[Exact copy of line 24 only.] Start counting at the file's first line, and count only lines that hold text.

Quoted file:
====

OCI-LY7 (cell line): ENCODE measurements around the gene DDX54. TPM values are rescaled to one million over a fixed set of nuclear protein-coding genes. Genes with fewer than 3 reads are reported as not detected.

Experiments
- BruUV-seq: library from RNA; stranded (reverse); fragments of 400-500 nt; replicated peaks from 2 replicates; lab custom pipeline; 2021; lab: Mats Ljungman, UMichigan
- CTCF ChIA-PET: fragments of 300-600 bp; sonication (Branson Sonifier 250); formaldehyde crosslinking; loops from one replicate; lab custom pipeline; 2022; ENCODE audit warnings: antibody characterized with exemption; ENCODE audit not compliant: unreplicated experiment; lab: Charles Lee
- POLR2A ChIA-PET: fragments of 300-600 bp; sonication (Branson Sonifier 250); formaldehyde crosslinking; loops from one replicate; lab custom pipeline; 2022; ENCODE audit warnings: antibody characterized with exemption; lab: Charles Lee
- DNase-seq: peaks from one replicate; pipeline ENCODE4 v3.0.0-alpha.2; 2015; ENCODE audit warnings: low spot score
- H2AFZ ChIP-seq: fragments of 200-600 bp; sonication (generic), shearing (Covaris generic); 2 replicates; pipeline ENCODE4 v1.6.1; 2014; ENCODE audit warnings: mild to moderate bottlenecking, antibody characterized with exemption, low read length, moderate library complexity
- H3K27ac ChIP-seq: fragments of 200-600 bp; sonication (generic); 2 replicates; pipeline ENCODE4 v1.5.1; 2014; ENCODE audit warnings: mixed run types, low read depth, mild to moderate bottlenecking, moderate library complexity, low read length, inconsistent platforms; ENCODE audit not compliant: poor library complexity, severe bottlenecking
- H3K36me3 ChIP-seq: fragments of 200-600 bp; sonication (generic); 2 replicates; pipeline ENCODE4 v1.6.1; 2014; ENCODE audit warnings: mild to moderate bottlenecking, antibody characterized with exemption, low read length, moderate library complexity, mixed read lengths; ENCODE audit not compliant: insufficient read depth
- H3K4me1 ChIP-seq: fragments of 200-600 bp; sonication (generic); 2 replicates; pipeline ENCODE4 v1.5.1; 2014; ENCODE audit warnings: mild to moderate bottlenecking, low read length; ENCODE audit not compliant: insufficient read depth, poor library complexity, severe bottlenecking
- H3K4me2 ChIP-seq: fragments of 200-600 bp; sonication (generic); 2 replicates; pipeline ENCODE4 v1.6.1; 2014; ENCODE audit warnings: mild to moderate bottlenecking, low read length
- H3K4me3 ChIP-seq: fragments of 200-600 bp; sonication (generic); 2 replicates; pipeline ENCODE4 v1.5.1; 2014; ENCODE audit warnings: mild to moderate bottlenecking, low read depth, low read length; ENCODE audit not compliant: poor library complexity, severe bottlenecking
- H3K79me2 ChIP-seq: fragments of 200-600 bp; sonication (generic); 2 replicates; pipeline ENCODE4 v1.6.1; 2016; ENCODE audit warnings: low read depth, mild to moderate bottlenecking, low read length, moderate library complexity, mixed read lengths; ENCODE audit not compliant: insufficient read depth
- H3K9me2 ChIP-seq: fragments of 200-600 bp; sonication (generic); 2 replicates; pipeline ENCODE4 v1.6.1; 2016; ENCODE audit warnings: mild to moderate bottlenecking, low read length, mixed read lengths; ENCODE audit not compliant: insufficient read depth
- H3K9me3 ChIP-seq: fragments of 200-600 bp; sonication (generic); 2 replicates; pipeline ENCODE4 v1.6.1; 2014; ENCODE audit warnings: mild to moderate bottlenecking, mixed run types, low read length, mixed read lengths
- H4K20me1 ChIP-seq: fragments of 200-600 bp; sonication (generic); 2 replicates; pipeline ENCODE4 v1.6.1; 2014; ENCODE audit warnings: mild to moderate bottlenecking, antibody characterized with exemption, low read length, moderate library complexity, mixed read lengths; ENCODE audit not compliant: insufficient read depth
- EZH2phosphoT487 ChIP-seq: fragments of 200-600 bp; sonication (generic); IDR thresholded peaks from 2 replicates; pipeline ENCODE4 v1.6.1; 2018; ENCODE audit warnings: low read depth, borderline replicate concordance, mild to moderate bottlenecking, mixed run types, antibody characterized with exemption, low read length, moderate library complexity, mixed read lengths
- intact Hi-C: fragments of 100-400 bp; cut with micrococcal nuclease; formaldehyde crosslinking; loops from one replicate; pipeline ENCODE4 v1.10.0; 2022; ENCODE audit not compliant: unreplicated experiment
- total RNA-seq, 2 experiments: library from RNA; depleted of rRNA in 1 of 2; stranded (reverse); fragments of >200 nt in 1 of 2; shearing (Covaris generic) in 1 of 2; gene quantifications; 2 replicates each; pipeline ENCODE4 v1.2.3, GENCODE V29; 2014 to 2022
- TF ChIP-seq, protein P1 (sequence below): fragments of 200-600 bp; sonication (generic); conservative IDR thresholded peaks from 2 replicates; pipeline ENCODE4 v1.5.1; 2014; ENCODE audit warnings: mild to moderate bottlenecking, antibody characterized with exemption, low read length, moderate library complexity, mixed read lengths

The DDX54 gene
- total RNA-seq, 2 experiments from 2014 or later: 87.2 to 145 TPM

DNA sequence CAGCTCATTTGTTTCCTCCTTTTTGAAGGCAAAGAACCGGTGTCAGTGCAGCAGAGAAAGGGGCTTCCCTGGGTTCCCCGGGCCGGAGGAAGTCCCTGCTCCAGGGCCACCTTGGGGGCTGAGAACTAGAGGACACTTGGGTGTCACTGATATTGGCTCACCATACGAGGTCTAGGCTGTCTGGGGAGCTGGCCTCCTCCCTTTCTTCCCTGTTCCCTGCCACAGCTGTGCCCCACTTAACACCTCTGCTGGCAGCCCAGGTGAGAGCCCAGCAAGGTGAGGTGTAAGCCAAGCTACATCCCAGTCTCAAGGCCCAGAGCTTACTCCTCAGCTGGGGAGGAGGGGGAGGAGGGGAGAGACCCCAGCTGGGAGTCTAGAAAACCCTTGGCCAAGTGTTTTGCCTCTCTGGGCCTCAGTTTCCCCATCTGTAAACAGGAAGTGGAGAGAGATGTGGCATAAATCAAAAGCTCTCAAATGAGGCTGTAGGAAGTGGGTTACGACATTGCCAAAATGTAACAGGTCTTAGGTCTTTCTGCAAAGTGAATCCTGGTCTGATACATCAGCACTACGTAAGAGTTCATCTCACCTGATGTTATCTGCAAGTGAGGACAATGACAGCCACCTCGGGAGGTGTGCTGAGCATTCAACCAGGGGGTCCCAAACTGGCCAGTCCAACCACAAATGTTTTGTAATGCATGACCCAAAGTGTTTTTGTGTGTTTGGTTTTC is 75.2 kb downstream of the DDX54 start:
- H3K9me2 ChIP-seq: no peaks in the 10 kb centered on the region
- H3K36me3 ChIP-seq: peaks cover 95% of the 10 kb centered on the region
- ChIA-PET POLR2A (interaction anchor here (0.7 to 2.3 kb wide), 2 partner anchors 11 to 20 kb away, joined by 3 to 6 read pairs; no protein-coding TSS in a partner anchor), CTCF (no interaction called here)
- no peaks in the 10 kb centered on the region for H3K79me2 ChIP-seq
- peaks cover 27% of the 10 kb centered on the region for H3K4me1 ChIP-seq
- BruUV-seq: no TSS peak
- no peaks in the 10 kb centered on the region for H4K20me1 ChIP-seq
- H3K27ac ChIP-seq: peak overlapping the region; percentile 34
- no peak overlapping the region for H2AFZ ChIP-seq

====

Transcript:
- H3K9me2 ChIP-seq: no peaks in the 10 kb centered on the region